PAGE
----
Never lose your Sense of Humor

Back in the ’90s I had the idea for a little visual pun that, if I do say so myself, is still quite clever to this day. The idea was to create a small, physical representation of someone’s sense of humor, so that when someone felt down and gloomy and odds were stacked against them, they could hold up the object and say, “Well, at least I still have my Sense of Humor.”

Being a cartoonist with a silk-screen print set and a sewing machine, I decided to make the objects myself. The best representation, I determined, was a jester, so I designed a simple doll that I could print in white ink on various colors of cloth then sew with a single stitch.

Thus the Sense of Humor Doll was born. I still have the first test printing, on construction paper, framed and on my office wall.

At first I cranked out a bunch of dolls for friends and family. Then, on a whim, I sent some samples to a mail-order company that specialized in humor-related products (their main business was conducting workshops on humor in the workplace). The company loved the dolls and ordered them by the dozens. That’s how my house became, for a time, a stuffed-doll factory.

Freshly printed doll patterns were hung to dry on lines that I strung through the living room. I would sew all of the dolls in one sitting (although that sitting usually lasted a whole day or two), then would trim, turn, stuff and seal the dolls while watching TV.

Once the process of single-handedly creating hundreds of dolls became overwhelming, I sought help. Finding seamstresses who were willing to sit and sew the intricate back-and-forth pattern for hours on end proved too difficult, so I gave up and continued the process myself. But I found help with stuffing by contracting with the skilled labor department of the local ARC.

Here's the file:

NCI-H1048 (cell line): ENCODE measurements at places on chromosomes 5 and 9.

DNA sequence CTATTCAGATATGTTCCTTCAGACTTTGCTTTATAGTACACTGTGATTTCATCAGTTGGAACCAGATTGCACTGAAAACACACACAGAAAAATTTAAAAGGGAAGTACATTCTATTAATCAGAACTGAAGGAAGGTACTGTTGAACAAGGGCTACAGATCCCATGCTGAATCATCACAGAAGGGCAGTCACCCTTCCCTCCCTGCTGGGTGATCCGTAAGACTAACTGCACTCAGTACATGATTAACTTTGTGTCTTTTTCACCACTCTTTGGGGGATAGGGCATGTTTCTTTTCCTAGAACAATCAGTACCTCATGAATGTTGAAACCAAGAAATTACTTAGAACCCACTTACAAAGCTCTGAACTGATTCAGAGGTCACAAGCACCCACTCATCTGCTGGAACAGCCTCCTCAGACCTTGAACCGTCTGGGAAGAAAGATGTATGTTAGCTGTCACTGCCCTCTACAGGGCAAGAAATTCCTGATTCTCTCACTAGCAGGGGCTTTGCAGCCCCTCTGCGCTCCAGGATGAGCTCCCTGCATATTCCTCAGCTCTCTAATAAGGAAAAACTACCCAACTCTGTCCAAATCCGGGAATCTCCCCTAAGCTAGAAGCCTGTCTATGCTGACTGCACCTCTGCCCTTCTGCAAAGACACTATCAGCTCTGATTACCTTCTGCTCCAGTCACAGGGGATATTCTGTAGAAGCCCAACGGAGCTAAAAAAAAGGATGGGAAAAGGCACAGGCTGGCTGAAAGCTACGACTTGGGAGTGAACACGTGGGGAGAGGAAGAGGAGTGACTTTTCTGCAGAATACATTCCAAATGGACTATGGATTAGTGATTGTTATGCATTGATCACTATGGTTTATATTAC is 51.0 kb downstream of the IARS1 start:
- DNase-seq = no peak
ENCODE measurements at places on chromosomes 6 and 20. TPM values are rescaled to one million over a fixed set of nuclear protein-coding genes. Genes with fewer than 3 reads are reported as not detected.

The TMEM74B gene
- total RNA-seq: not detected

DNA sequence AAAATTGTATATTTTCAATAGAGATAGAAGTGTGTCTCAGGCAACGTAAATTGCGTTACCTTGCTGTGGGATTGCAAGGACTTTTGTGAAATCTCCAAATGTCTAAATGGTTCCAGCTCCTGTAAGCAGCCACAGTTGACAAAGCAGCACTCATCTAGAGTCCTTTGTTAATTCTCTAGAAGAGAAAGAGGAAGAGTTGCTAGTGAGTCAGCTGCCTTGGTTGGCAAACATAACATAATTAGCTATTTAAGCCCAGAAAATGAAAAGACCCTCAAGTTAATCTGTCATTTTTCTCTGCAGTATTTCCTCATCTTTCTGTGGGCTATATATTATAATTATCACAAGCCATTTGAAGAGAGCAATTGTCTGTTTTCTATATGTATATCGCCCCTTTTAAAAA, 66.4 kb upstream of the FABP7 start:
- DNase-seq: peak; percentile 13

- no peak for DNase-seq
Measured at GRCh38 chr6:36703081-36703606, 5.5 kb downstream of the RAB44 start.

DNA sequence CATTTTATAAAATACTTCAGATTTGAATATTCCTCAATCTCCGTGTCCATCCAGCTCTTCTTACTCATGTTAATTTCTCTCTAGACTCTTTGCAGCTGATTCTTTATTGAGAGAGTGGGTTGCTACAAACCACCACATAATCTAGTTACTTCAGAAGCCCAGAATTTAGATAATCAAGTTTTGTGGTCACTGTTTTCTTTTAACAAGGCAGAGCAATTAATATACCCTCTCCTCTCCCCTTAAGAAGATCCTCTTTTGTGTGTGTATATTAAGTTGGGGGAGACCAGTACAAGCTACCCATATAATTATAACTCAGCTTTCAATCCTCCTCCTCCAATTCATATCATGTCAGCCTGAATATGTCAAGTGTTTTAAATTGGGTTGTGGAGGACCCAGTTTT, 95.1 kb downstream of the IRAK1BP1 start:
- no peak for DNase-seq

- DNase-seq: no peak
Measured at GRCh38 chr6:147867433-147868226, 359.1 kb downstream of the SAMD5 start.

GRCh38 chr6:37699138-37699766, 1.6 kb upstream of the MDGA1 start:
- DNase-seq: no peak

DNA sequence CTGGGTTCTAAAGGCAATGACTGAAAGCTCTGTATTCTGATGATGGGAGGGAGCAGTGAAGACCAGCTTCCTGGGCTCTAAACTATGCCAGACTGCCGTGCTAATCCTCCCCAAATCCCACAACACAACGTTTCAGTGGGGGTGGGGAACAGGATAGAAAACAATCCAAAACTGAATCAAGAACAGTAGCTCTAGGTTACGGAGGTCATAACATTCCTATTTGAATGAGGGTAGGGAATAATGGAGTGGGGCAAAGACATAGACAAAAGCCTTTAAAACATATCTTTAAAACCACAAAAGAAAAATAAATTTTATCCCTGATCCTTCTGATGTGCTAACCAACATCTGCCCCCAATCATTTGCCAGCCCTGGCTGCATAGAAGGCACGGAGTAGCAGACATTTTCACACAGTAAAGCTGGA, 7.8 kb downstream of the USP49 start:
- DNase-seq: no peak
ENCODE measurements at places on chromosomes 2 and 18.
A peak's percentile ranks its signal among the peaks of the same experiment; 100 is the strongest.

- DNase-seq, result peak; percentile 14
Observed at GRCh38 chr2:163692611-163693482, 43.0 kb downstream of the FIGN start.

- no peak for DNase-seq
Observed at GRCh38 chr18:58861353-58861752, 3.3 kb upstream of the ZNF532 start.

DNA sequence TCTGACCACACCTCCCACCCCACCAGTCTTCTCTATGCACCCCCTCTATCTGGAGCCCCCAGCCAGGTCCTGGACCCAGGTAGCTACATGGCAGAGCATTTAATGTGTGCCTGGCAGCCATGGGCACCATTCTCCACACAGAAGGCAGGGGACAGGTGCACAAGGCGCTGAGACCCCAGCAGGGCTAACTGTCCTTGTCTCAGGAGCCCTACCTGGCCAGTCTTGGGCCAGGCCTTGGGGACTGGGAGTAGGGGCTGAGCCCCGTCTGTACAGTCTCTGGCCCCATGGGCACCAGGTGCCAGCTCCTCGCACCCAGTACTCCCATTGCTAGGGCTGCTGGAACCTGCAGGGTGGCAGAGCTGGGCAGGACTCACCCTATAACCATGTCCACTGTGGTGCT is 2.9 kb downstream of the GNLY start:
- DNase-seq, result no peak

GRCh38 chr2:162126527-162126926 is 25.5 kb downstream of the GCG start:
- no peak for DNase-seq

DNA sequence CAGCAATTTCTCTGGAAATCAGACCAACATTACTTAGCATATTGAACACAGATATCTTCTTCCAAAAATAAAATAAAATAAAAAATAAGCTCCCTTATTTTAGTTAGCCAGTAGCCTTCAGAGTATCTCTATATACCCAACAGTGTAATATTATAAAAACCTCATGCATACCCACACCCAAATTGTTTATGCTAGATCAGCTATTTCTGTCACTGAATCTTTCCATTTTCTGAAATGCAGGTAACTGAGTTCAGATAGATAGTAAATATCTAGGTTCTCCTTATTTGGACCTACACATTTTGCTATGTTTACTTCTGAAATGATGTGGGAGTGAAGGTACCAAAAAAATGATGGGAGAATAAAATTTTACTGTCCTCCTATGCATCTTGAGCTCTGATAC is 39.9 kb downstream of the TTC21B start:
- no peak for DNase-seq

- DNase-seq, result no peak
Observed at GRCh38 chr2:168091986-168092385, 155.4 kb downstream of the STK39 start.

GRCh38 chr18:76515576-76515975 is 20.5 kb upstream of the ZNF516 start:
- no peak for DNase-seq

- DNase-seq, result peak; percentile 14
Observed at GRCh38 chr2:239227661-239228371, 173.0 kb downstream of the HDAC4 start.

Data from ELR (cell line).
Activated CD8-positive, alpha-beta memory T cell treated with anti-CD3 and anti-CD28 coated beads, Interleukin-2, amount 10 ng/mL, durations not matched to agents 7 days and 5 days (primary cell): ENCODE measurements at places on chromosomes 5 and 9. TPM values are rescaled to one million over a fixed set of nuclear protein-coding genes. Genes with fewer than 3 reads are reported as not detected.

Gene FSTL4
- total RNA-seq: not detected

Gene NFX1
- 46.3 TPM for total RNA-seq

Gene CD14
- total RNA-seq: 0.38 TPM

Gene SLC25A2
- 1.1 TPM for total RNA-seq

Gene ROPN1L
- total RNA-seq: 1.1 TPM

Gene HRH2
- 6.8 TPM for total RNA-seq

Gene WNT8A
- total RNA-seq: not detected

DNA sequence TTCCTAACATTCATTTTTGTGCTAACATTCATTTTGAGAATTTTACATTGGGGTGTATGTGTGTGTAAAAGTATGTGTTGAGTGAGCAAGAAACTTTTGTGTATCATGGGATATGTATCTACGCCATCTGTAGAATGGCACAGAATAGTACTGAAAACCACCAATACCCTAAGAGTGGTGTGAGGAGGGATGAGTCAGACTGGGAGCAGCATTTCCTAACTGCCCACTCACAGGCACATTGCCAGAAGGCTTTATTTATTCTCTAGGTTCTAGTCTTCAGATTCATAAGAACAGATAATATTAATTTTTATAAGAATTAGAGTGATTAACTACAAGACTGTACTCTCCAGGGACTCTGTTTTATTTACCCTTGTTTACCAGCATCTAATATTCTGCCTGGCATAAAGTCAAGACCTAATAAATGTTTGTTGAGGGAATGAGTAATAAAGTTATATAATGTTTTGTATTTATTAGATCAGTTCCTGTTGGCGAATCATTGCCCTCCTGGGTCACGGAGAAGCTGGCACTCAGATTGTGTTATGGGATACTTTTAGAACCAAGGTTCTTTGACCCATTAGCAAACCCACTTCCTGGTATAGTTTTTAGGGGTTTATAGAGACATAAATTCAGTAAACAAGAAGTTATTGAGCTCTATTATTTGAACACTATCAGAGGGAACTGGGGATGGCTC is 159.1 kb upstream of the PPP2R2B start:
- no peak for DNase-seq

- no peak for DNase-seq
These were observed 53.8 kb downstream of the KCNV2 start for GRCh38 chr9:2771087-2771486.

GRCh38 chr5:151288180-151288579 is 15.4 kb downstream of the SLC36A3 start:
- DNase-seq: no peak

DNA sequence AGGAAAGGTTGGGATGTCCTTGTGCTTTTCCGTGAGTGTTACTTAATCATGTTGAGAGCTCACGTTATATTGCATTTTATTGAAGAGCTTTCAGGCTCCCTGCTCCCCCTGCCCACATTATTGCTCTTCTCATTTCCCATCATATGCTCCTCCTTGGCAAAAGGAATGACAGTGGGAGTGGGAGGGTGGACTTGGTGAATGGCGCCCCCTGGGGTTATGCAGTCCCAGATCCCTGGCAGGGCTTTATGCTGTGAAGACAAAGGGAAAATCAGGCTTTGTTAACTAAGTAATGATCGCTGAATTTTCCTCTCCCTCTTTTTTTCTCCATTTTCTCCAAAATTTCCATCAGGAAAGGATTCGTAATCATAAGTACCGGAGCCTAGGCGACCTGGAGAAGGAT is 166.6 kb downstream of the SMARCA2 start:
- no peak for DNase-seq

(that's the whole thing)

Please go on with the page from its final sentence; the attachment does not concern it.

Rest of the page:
I added to the inspirational novelty item line with two stuffed lightbulb designs. One said “Lighten Up!” while the other read “Bright Idea!” The humor-product mail-order company ordered large batches of those as well.

Just as the mail-order company decided the Sense of Humor Doll concept had gone as far as it could and ended their orders, I received a call from a gentleman in Canada who was interested in purchasing the manufacturing rights to all of my novelty items. So, off went the Dolls.

The Canadian businessman ordered the manufacture of large lots of dolls, but unfortunately his business plan fell through, leaving his basement filled with hundreds of the little jesters. Eventually he contacted me and offered the dolls at a reasonable price. So, back came the Dolls.

It’s the Canadian edition of the Sense of Humor Dolls that I’m offering on my store page. They make great stocking stuffers (some folks even use them as tree ornaments) and serve as excellent reminders that even in these unsure times, we still have our Sense of Humor.

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